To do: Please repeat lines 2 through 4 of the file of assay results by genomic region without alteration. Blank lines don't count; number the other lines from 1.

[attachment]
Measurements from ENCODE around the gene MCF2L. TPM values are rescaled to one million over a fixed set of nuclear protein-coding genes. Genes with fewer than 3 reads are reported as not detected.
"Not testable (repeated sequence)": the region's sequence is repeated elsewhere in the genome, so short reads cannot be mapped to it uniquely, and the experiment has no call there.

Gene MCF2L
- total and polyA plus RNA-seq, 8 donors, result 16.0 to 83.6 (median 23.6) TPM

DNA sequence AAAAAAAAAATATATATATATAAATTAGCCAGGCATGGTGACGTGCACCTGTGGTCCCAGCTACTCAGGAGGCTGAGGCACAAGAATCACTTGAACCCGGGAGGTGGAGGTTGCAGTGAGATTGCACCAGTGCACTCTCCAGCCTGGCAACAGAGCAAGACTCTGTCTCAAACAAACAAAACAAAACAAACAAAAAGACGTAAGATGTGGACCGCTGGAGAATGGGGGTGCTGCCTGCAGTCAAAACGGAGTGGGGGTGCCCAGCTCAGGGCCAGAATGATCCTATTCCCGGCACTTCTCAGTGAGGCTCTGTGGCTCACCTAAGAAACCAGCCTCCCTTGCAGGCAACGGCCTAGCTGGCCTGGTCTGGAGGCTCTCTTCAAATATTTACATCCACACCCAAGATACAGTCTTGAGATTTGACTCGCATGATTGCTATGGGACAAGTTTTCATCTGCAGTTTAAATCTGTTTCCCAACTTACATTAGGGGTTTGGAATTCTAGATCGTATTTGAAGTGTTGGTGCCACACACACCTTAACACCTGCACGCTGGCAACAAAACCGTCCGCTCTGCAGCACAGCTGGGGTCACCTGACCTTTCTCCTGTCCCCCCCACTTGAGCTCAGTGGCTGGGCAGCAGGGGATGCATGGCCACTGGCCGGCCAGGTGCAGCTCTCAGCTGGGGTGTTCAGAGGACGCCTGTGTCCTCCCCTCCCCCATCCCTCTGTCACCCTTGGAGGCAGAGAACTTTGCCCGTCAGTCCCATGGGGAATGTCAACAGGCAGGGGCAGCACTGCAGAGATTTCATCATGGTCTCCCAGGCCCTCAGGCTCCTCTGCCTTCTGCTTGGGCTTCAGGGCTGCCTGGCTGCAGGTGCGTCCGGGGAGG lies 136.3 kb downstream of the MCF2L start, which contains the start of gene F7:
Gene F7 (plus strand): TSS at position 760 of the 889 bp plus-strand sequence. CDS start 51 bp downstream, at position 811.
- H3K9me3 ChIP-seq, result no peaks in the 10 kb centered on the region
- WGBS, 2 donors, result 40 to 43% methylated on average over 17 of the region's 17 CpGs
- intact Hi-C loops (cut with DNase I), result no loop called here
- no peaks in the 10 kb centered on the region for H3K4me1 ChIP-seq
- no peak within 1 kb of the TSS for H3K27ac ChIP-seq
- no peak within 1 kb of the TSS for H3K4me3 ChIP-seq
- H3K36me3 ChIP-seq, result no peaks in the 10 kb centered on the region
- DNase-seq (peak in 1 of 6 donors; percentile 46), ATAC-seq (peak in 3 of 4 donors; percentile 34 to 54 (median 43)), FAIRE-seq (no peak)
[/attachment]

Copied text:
"Not testable (repeated sequence)": the region's sequence is repeated elsewhere in the genome, so short reads cannot be mapped to it uniquely, and the experiment has no call there.

Gene MCF2L
- total and polyA plus RNA-seq, 8 donors, result 16.0 to 83.6 (median 23.6) TPM